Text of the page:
Future simulator training and re currency checks for pilots are to continue in Toulouse, Miami and Singapore.

SAA will however be contracting with relevant parties for more permanent arrangements regarding simulator availability, or if necessary add to the Flight Simulator units presently in service at Airways Park in Johannesburg.

Weighing in at a MTOW of 275ton including the 113tons of fuel consumed at 5.8tons/hour for max range 15000km (8100nm).

The new generations of A350 airplanes are an advancement of safety features surpassing all other Airbus passenger airliners. Designed with advanced levels of redundancy for automatic transference of systems in event of critical emergencies. Backed up by 3 Air Data Computers, if for example, possible icing in the Pitot System restricts critical air pressure, the computers will acquire information from other sources including as a last resort pressure reflected at the inlet to the compressor stages of the engines which will be compensated to equivalent Air Speed tolerances.

The Auto Emergency Descent Function activates in event of unanswered loss of cabin pressure predicting cabin altitude to rise above 14000 feet within 15 seconds.

The system is a result of a new flight guidance function using combined vertical and lateral modes to perform an Emergency Descent.

The auto emergency descent function automatically engages the AutoPilot and Auto Thrust to “ON”, arms the TCAS and performs the TCAS RA traffic avoidance manoeuvre if conflicting traffic is encountered during the emergency descent.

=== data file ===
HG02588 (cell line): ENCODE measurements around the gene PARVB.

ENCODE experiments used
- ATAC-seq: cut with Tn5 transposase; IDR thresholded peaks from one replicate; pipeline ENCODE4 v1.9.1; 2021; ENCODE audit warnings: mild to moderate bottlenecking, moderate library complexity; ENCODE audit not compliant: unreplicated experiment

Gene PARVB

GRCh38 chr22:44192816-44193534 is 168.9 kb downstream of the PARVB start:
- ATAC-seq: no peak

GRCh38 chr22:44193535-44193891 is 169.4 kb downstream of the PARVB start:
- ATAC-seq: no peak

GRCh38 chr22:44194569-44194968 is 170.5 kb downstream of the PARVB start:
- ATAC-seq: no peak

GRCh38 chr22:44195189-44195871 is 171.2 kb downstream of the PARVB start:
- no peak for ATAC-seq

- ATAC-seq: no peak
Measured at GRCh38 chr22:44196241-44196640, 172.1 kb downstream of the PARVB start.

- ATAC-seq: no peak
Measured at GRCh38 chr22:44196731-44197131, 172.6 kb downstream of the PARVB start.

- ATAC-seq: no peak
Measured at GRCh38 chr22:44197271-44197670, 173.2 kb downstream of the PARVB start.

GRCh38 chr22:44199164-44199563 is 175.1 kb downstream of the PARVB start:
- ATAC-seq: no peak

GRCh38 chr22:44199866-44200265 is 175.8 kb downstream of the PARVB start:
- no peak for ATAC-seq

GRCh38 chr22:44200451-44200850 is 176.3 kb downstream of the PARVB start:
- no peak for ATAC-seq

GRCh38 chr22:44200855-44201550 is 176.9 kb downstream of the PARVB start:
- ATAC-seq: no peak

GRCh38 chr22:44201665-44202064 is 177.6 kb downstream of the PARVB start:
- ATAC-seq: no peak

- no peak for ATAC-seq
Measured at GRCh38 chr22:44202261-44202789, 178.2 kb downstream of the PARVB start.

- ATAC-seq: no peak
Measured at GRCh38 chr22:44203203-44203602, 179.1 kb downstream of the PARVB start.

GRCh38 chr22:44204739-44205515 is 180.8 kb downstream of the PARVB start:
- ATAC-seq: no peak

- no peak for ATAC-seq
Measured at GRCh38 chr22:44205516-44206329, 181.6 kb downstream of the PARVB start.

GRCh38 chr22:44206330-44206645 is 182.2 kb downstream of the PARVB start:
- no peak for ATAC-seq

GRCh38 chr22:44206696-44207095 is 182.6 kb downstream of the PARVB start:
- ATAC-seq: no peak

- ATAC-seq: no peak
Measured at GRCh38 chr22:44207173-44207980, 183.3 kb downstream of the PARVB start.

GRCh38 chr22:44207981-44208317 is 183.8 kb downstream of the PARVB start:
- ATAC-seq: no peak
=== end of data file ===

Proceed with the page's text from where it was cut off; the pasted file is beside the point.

Taking into account possible altimetry corrections including lower temperatures and lower atmospheric pressure the aircraft will descend to an altitude between FL100 or corrected MORA for the area. In the event of possible crew incapacitation, the Transponder automatically resets to 7700 while the Speed Brakes extend and retract automatically.

The fuel tank inerting system features “Air Separation Modules” generating Nitrogen enriched air to reduce the flammability of fuel vapours in the tanks.

Furthermore, lessons learnt from previous Lithium battery incidents have been heeded and the chosen option has been for Nickel Cadmium Batteries for energy storage capacity.

The new, 46,000m2 specialist facility in the North Factory at Airbus Broughton in Wales has been constructed with support from the Welsh Government which is a significant part of the multinational European collaboration that the airplane manufacturer has developed for the manufacturing Airbus aircraft components. The composite wings cladded by Carbon Fibre and Plastic incorporating the uniquely curved Airbus A350 winglets, spanning across 64.75meters are designed to “morph” in-flight accounting for optimum flight configurations

Fitted to the wings are two Rolls Royce Trent XWB -84 engines each producing 84000 pounds of thrust. With the wing swept at 31.9degrees the aircraft cruises at Mn 0.85 and coherent for Mn 0.89.Max

Following delivery to South Africa, these aircraft are initially scheduled to operate on a daily schedule between Johannesburg and Cape Town. The mandatory domestic flights under the supervision of SAA Training Captains to ensure both cockpit and engineering crews are perfectly familiar with the aircraft, its complex software and I.T infrastructures before operating into the U.S and other international airspaces.

An interesting airplane that will take pilots and aircrews into the crescent of 21st-century models in aviation safety.